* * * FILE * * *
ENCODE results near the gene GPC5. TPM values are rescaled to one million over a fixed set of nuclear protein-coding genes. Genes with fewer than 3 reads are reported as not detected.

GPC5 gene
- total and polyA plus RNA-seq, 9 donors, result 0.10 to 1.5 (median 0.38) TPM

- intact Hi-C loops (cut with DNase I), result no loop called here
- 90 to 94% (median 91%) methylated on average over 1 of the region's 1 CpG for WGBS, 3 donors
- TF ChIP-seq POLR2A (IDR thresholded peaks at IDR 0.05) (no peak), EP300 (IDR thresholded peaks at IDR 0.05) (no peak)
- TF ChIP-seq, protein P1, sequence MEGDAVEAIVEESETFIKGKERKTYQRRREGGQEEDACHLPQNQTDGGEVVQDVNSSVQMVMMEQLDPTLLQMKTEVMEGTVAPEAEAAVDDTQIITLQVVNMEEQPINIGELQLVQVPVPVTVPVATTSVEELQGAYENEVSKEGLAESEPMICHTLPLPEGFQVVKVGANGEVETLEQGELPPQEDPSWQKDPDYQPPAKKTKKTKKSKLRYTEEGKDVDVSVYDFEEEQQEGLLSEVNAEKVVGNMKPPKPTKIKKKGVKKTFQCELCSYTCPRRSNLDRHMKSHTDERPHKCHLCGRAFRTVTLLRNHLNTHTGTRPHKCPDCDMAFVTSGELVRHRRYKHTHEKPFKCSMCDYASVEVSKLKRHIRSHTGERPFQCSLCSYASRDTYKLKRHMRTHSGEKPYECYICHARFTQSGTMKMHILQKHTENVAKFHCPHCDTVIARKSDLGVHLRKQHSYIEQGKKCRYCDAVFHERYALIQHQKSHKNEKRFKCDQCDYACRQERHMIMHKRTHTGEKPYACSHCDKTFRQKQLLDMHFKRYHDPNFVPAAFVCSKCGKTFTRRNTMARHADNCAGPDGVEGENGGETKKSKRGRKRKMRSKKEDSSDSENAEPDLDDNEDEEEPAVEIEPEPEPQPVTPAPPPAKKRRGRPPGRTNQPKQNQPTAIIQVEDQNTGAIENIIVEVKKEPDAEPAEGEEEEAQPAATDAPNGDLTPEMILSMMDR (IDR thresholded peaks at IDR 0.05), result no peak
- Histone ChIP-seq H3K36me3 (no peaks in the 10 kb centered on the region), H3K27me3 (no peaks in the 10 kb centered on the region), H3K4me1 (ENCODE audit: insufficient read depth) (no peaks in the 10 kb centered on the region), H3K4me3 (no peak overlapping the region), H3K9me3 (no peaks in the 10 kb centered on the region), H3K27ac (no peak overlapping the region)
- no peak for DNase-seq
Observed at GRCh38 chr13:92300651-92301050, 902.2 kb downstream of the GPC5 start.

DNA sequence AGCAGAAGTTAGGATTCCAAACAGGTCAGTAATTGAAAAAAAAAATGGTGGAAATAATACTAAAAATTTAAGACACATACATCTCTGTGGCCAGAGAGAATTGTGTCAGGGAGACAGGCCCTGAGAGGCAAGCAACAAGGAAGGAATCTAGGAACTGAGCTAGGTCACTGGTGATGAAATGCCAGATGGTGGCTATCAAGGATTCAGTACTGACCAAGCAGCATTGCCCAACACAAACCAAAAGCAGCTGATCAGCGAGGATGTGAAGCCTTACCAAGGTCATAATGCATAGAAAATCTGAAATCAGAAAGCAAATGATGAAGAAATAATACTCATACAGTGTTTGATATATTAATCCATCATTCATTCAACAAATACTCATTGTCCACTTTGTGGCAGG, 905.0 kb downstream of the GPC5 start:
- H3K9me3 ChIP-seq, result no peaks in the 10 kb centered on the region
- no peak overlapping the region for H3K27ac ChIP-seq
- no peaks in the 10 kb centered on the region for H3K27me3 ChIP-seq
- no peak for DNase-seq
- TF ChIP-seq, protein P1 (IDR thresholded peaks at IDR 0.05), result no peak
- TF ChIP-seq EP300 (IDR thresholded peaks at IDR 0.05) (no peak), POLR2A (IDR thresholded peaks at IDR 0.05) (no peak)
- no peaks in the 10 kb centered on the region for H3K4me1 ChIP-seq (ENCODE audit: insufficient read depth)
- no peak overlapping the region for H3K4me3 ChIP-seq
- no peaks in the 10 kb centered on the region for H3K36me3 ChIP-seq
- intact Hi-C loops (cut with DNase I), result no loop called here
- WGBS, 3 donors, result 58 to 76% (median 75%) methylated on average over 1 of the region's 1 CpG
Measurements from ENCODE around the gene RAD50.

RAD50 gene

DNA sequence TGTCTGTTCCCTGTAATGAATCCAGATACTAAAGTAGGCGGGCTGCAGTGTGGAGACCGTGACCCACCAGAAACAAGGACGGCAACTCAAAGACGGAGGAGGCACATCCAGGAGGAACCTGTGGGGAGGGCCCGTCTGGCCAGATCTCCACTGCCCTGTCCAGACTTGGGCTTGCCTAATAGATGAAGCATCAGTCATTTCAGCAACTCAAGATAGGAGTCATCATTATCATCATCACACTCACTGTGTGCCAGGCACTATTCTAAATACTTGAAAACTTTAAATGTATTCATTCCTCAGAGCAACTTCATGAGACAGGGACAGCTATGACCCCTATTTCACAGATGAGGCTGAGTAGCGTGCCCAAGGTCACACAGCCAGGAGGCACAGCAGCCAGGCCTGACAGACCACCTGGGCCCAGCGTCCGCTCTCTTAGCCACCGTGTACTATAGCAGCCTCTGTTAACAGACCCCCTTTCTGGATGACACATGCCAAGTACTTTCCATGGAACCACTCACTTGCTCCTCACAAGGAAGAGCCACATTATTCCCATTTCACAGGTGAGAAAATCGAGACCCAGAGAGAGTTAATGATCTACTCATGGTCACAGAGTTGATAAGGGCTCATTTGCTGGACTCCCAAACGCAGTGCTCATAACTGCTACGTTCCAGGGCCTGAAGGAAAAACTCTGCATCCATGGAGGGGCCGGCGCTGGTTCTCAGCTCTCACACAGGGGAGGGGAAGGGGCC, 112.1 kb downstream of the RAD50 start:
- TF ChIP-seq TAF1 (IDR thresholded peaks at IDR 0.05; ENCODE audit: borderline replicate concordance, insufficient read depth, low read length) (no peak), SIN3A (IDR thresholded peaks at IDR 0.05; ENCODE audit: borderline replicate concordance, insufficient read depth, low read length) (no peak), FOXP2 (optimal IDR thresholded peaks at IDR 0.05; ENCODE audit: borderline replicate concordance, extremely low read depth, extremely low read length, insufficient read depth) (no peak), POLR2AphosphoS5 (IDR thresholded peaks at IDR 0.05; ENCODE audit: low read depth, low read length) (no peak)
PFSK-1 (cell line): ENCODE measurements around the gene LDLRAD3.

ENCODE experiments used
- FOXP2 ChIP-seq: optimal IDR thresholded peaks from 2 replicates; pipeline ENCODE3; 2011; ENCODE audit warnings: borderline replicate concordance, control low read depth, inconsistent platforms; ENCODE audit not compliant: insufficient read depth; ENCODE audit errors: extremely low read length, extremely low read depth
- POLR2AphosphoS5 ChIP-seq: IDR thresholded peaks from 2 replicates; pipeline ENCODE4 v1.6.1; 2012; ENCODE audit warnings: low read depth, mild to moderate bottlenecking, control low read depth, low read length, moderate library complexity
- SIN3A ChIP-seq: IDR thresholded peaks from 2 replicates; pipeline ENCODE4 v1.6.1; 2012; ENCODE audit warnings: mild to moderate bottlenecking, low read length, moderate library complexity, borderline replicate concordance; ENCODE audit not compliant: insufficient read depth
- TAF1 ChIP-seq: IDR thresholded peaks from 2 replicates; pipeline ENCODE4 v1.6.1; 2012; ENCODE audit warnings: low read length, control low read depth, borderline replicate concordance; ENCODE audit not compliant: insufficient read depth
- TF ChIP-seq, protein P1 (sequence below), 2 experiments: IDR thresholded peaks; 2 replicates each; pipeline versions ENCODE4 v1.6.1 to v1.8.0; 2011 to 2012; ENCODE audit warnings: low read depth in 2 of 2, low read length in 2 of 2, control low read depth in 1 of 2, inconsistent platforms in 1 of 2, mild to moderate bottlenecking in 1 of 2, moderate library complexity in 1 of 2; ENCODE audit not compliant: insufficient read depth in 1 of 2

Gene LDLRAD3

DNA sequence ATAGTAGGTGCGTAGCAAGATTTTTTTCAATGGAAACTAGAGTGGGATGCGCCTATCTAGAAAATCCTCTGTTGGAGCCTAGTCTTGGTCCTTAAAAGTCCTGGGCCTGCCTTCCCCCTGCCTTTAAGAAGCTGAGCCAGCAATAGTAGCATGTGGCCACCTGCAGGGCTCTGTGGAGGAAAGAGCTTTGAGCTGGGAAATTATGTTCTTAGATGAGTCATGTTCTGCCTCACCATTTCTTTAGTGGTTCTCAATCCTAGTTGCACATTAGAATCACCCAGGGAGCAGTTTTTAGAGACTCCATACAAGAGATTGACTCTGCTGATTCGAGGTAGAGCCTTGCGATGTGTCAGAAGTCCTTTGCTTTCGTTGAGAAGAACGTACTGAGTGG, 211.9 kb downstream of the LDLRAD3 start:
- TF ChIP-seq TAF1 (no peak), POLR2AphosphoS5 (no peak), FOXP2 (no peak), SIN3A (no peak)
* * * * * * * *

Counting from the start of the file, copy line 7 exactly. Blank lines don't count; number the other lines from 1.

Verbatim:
- TF ChIP-seq, protein P1, sequence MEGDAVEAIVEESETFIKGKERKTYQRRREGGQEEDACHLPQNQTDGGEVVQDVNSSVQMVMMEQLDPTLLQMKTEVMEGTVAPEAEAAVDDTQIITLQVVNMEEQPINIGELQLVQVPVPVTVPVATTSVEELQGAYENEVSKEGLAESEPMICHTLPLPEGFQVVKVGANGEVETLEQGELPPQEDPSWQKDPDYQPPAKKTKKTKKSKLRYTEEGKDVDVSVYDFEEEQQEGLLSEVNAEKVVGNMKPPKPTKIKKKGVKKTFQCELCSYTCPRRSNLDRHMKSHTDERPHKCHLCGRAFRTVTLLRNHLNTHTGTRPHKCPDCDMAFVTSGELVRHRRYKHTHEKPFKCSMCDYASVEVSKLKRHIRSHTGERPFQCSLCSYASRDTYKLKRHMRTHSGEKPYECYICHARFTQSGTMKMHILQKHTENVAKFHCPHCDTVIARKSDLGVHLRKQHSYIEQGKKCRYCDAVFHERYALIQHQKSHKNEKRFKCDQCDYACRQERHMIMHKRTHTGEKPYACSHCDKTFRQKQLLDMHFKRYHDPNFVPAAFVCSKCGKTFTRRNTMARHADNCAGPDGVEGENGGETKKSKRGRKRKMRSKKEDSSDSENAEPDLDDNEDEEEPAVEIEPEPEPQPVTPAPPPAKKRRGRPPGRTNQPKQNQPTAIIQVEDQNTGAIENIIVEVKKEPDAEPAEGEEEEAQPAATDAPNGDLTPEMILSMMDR (IDR thresholded peaks at IDR 0.05), result no peak